The Salzburgring is a 4.241 kilometres (2.635 mi) motorsport race track located in Koppl, east of Salzburg.

Key Facts

Track Length                     4,241 metres

Bends                                12 (6 right and 6 left bends)

Straights                            4 (the longest being at start/finish which is 750m)

Incline                                maximum 3,8%

Decline                              maximum 1,8%

Altitude difference             ca 25 metres

Altitude                              648,3 bis 670,6 metres

Boxes                                31

History

1968              Groundbreaking ceremony

1969              Opening with a combined car and motorbike race

1970              First Grand Prix of Austria for Motorbikes

1971              First FIM Motorbike World Championship race

2012-2014    Touring Car World Championships

2013              First Electric Love Festival which, in 2018, brought 180,000 attendees to the track

2019              50thanniversary

The race track was first opened in 1969. Lying in a narrow, alpine valley, it has a rather simple layout, with two long straights plus the sweeping and fast "Fahrerlagerkurve" ("paddock turn") at the bottom, and the narrow "Nockstein-Kehre" on the top. In spite of its simple layout, it garnered a fearsome reputation for the high speeds reached on the straights and the "Fahrerlagerkurve". Michael Doohan describes the section between 7 and 10 as his all time favorite piece of racetrack, likening it to "threading a motorcycle through the eye of a needle at 180mph whilst banging fairings with your competitors with armco barriers on each side". He continues "Sure it was fast and dangerous, but also enormous fun. To me it's what motorcycle racing is all about".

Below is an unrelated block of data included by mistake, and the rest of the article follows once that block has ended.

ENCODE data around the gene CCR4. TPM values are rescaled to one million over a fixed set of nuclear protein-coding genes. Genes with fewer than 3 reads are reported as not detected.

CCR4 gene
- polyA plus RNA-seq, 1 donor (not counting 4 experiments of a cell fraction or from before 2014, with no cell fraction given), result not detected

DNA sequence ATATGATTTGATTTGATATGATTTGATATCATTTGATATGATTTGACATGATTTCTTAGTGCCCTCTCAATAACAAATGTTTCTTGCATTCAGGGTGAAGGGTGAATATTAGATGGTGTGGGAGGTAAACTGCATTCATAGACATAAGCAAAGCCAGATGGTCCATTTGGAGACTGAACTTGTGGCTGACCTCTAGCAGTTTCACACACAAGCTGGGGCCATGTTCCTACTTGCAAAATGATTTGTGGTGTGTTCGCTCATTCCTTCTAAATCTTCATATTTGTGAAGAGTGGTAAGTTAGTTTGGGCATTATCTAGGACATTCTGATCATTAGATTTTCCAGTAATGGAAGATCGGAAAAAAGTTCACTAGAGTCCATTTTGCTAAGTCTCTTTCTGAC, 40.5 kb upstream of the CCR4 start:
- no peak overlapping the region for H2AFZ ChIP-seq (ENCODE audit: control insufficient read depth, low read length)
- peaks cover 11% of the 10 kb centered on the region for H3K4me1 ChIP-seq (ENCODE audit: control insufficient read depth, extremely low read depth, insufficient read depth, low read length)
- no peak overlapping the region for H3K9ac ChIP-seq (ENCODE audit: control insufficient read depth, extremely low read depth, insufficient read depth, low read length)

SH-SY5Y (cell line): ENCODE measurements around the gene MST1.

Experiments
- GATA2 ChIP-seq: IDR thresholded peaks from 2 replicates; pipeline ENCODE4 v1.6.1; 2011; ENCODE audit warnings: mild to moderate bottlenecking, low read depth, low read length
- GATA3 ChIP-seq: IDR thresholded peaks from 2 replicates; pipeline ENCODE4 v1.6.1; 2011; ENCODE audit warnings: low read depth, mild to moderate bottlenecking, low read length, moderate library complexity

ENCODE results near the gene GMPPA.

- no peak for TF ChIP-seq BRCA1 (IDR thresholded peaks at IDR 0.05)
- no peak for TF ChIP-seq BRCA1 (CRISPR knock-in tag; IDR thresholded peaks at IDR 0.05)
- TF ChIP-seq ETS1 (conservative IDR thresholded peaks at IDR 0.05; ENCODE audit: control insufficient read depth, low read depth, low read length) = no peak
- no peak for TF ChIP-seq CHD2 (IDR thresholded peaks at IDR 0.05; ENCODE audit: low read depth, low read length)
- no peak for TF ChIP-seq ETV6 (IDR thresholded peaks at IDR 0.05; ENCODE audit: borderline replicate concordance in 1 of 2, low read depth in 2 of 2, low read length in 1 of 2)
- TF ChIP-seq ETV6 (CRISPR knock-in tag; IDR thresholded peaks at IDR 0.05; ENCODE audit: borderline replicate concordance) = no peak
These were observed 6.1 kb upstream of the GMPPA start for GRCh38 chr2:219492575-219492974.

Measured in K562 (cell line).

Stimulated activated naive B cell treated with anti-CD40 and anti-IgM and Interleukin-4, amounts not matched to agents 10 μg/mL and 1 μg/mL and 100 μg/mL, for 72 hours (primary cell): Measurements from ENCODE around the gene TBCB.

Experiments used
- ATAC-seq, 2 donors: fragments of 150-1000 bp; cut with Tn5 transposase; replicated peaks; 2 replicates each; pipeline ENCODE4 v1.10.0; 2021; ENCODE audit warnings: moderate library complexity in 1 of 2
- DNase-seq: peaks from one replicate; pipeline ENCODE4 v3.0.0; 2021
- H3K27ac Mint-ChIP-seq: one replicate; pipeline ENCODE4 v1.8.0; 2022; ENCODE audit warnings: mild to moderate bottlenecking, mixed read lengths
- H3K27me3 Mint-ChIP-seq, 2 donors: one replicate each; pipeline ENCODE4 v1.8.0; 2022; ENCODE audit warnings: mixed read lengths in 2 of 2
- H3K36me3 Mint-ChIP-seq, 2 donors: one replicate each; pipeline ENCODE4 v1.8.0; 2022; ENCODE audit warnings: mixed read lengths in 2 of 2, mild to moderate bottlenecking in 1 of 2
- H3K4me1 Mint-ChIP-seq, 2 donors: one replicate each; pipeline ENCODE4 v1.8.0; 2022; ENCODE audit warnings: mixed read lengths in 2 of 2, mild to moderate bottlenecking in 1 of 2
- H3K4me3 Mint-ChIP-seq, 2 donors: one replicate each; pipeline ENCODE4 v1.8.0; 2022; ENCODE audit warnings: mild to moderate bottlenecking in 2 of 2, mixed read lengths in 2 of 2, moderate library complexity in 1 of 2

The Salzburgring track hosts touring car races like the German ADAC Procar Series, , , Super Tourenwagen Cup and the European Touring Car Championship. It was also the home of the Austrian motorcycle Grand Prix from 1971 to 1994, except for the 1980 and 1992 seasons. Giacomo Agostini and Angel Nieto are the all-time leaders in motorcycle Grand Prix victories at the circuit, with six wins apiece. Sidecar motorcycle races were also held at the venue. The track has also hosted the Oldtimer Grand Prix as well as during the last years a "Rupert Hollaus Memorial" organized by Ex-Grand Prix motorcycle and sidecar racer, . In 2008, the circuit played host to the then one-off European Touring Car Cup, with the event being won by Michel Nykjaer.

Layout history

Lap Records

The official race lap records at the Salzburgring are listed as:

Category Time Driver Vehicle Event
Grand Prix Circuit: 4.241 km (1998–present)
WTCC 1:22.571 José María López Citroën C-Elysée WTCC 2014 FIA WTCC Race of Austria
TCR International 1:26.583 Thomas Jäger Opel Astra TCR 2017 TCR International Series Salzburgring round
Motorcycle Circuit: 4.255 km (1986-1997)
500cc 1:17.896 Mick Doohan Honda NSR500 1994 Austrian motorcycle Grand Prix
World SBK 1:20.147[1] Carl Fogarty Ducati 916 R 1995 Salzburgring World SBK round
250cc 1:20.916 Loris Capirossi Honda NSR250 1994 Austrian motorcycle Grand Prix
125cc 1:28.950 Dirk Raudies Honda RS125R 1994 Austrian motorcycle Grand Prix
Grand Prix Circuit: 4.246 km (1976-1997)
Group A 1:27.330[2] Manuel Reuter Ford Sierra RS500 Cosworth 1987 Salzburgring DTM round

Results

Motorcycle Grand Prix

European Touring Car Championship

Year Winner(s) Car
1970 Austria Helmut Marko BMW 1600
1971 Italy Alfa Romeo 1300 GTA Junior
1972 Italy Carlo Facetti Alfa Romeo 1300 GTA Junior
1973 West Germany Dieter Glemser
United Kingdom John Fitzpatrick
Ford Capri RS 2600 LW
1974 West Germany Hans-Joachim Stuck
Belgium Jacky Ickx
BMW 3.0 CSL
1975 Austria Dieter Quester
Switzerland
BMW 3.0 CSL
1976 Belgium
Belgium Patrick Nève
BMW 3.0 CSL
1977 Sweden Gunnar Nilsson
Austria Dieter Quester
BMW 3.0 CSL
1978 Italy Martino Finotto
Italy Carlo Facetti
BMW 3.0 CSL
1979 Italy Martino Finotto
Italy Carlo Facetti
BMW 3.0 CSL
1980 Austria Dieter Quester
West Germany
BMW 320
1981 Italy
West Germany Helmut Kelleners
BMW 635 CSi
1982 Czech Republic
Austria Jo Gartner
BMW 528i
1983 United Kingdom Tom Walkinshaw
United Kingdom
Jaguar XJS
1984 United Kingdom Tom Walkinshaw
United Kingdom
Jaguar XJS
1985 Italy Gianfranco Brancatelli
Sweden
Volvo 240T
Source:[3]

References

External links